Refurbishment projects present an ideal opportunity to address the energy performance of our existing building stock. Ant Wilson stresses that an holistic view is necessary to help meet Government targets for reducing carbon emissions.
It is very difficult to find a silver lining to the cloud of recession, but if there is one it may be that the move away from new-build to refurbishment will force us to take a closer look at the energy performance of our existing building stock. Because if we don’t take more notice of existing buildings we have little hope of meeting the Government’s carbon-emissions targets of an 80% reduction over 1990 levels by 2050.
Thanks to Part L2B of the Building Regulations, any major refurbishment needs to include ‘consequential improvements’ to the building’s energy performance — and the threshold for what constitutes ‘major refurbishment’ is set to fall in the next version of Part L2B. Currently in the consultation phase, the new Building Regulations will also look beyond central plant to encompass ancillary factors such as pump and fan power, as well as imposing higher efficacies for lighting.
Very often, such consequential improvements are in the form of installing more efficient lighting and HVAC plant, as these generally offer the quickest payback. While these are important, I would argue that we need to be looking at the full picture to ensure we address issues such as building fabric and the controllability of services.
If we are going to maintain a ‘lean, clean and green’ philosophy to building-services design — and I think we need to — the ‘lean’ is clearly the top priority. By getting the fabric right we can minimise the need for energy-consuming services and drive them with cleaner, greener energy sources. For example, if we reduce space-heating requirements, it becomes more feasible to use lower-grade heat sources such as heat pumps, while also reducing return-water temperatures for more condensing in condensing boilers.
Building-services engineers have a key role to play in modelling a building’s performance and advising architects of appropriate measures to ensure fabric and services work in harmony.
Clearly, this may be more difficult in a refurbishment situation because of the greater expense of retrofitting a solution. But an open-minded and innovative approach can yield significant improvements.
For example, many existing office buildings with floor-to-ceiling glazing are wasting obscene amounts of energy. As well as increasing solar heat gains, the high light levels at the perimeter of a space make the interior seem gloomy, so people further away from windows increase their light levels accordingly.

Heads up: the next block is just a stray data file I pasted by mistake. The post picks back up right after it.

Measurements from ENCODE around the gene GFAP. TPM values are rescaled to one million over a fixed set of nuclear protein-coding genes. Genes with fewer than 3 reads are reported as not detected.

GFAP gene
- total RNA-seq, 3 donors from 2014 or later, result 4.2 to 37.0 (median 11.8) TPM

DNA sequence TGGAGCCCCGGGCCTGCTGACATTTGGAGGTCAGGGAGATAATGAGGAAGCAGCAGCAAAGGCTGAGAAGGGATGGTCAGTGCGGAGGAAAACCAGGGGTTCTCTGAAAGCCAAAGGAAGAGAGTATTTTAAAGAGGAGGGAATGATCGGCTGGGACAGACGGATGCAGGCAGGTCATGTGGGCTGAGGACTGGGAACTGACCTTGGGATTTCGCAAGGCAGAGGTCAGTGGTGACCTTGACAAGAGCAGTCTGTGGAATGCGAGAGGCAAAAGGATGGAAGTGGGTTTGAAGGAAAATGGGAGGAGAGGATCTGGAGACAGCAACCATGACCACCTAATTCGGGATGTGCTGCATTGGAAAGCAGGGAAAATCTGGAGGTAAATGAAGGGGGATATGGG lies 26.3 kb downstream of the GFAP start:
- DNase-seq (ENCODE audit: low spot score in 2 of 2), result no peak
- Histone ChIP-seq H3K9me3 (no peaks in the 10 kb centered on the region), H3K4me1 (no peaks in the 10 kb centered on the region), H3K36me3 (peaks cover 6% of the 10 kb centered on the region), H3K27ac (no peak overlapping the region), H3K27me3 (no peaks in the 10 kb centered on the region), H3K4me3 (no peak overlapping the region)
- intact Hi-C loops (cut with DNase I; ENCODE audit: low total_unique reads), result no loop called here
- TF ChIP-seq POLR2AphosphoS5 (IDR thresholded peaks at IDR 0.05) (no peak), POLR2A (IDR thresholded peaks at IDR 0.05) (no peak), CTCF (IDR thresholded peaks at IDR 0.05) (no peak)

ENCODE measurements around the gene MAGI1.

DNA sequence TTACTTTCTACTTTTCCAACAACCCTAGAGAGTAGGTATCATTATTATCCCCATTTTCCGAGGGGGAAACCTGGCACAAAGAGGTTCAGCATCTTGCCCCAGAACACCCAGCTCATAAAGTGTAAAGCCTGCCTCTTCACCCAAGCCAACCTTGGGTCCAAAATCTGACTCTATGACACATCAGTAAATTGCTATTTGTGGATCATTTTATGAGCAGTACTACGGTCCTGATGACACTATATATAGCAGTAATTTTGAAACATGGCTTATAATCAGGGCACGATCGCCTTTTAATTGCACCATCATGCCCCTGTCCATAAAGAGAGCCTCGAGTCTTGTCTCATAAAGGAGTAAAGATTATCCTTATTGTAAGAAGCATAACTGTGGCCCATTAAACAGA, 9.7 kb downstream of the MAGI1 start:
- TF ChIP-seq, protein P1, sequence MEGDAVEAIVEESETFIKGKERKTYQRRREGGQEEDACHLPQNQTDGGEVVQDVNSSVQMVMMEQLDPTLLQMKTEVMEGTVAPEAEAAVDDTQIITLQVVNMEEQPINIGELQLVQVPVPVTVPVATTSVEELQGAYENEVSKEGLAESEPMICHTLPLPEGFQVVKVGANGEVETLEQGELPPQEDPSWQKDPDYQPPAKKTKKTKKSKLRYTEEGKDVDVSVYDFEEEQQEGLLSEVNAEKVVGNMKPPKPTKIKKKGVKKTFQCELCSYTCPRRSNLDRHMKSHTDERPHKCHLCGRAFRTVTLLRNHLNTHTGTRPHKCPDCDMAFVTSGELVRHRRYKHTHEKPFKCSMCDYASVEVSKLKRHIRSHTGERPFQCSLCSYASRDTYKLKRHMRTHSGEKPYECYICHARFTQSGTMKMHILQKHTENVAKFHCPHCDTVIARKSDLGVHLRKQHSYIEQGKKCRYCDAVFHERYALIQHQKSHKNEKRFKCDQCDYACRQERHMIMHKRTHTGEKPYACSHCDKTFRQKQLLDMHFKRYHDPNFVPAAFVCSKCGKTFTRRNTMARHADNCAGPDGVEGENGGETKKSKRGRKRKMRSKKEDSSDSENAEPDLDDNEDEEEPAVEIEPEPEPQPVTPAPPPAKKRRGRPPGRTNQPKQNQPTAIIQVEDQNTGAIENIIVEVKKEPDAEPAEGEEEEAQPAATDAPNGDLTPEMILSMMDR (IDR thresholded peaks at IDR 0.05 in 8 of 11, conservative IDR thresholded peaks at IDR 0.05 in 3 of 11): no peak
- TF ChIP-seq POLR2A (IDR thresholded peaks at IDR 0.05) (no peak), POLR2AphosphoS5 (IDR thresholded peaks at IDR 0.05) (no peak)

In fact, only the upper two metres of a 3 m-high window serve any useful purpose for daylighting and view out — because that is the bit people look through. A retrofit solution, therefore, might be to put light shelves 2 m up the window to reflect light deeper into the space, using the ceiling as a secondary reflector for improved daylight uniformity.
At the same time, the lower metre could be well insulated and fitted with photovoltaics (PVs) and internally lined with phase-change boards. Emerging concentrated photovoltaic energy generation (CPV has around 1000 times less embedded energy than conventional PVs, and its price is falling rapidly, which will improve the cost-effectiveness of building-integrated PV in coming years.
Similarly, better control plays a major role in achieving a ‘clean’ building; to deliver this we need to move away from operating at full occupancy to create more flexible systems that can respond as occupancy varies. For example, flexible working in many offices has taken many organisations away from traditional 9 to 5 occupancy, and schools are extending the use of their spaces as they open their facilities to local communities.
Consequently, variable-speed control of pumps and fans is becoming a must to optimise performance. The cube relationship between fan power and air volume means that varying air flow will theoretically reduce fan power dramatically So, simply replacing an existing fan with a more efficient one may save 20% on energy — but introducing demand-controlled variable speed fans instead could achieve a much higher energy saving across the year.
At the same time, we need to understand the implications of such actions. Take a chilled water system, for example. The lower the temperature differential between flow and return temperatures the higher the efficiency of the chiller — but the pumping power increases to move more chilled water and achieve the required cooling. So it may be better to use a higher temperature differential and reduce pumping power in the primary and secondary circuits — as well as fan power in the cooling tower if using a water-cooled chiller.
Clearly the best solution will vary with factors such as the efficiency of the pumps and the chillers at different loads, so there is no single solution but one that has to optimise on intelligent principles. The key is for building-services engineers to take a more holistic view and look at how systems interact with one other and with the building. In that way we can start to retrofit some major improvements to our existing building stock.
Ant Wilson is with ECOM,formerly Faber Maunsell